I also suggested that we make some effort to learn more about staff, for instance, what they did when they were not working for the company, did they have a partner, have children, what motivated them and interested them in and outside work hours.
The more significant part of the group, about 60%, were keen to find out what motivated their staff and the remaining number - stating that this was an intrusion into their staff's privacy, did little. In honesty, they were uncomfortable with the process of finding out just what drove their people.
Two weeks later the large group met again. Those willing to share the results of their investigations concluded that:
- Staff have many social and psychological motives for work. The key drivers were identified as recognition (not reward) and being valued as part of a team.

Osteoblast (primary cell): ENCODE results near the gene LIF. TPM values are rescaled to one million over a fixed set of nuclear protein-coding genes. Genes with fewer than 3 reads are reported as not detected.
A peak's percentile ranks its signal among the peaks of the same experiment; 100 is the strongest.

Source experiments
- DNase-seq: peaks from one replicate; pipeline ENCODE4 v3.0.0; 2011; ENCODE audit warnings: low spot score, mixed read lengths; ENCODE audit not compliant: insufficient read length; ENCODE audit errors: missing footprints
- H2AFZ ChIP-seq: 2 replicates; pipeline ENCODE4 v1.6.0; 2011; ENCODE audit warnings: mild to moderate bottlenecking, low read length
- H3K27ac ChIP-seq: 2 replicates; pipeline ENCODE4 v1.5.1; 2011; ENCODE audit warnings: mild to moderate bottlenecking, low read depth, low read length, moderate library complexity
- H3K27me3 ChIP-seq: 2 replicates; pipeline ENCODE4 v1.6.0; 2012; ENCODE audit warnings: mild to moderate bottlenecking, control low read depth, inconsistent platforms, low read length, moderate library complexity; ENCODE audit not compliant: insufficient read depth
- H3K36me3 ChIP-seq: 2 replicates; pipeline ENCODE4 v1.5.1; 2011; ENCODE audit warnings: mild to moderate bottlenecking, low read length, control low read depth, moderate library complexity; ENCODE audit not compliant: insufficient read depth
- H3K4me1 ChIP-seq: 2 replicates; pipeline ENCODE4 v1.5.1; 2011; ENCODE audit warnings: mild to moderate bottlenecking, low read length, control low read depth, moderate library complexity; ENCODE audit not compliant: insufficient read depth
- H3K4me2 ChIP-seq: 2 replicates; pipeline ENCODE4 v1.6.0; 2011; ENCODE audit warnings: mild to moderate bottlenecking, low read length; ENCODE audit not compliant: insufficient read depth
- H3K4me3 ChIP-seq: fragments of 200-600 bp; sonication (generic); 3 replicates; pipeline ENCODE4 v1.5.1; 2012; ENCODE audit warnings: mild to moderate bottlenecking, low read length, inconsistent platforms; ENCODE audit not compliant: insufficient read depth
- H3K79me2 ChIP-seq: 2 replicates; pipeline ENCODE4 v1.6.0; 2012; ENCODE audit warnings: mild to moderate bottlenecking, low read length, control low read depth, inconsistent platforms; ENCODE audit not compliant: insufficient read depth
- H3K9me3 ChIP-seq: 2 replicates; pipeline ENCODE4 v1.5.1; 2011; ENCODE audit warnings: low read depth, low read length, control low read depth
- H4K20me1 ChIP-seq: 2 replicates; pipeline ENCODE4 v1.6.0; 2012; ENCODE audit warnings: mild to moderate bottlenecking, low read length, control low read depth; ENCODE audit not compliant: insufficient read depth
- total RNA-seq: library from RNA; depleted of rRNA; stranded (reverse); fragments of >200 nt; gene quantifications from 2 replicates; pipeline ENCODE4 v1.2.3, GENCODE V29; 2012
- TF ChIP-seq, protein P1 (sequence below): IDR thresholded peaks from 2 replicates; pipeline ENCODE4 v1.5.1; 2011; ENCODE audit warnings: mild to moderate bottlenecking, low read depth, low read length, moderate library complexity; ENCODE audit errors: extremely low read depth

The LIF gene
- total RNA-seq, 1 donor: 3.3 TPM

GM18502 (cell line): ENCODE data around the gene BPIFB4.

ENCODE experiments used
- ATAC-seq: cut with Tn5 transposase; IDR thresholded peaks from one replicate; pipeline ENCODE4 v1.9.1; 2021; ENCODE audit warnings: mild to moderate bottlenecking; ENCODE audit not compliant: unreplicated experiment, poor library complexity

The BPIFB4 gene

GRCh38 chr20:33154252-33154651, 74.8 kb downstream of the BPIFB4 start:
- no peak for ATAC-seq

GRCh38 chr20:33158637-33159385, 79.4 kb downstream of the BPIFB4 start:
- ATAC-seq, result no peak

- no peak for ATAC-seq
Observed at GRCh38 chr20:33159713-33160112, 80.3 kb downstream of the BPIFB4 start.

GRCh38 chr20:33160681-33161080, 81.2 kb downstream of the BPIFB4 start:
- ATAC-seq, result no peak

- If staff felt undervalued at work, they were more likely to pursue outside interests that may help them meet these unsatisfied needs. For instance, staff lower in status often pursued very responsible positions within Voluntary Sector organisations or in groups such as Golf, Bowling, Dance, Community and Drama Groups.
- Staff had many personal motivations and were far more complex to understand once the managers took more than a passive passing interest in them.
The remaining managers (who did not support this view) were clearly surprised and stated that their reason for not completing the exercise was their staff's perceived invasion of privacy. The real reason was their inability to experiment, try new (if uncomfortable) behaviours and become real man managers. They further stated defensively that most people come to work for purely financial rewards, and they were all interested in pay and promotion.
There was an issue of perception in this case. Those managers who opposed involvement with staff found 101 reasons to make a good idea fail - but couldn't find one good one to make it work.
If you need to turn your team around to be more optimistic about change and the staff's role in driving change, contact Philip.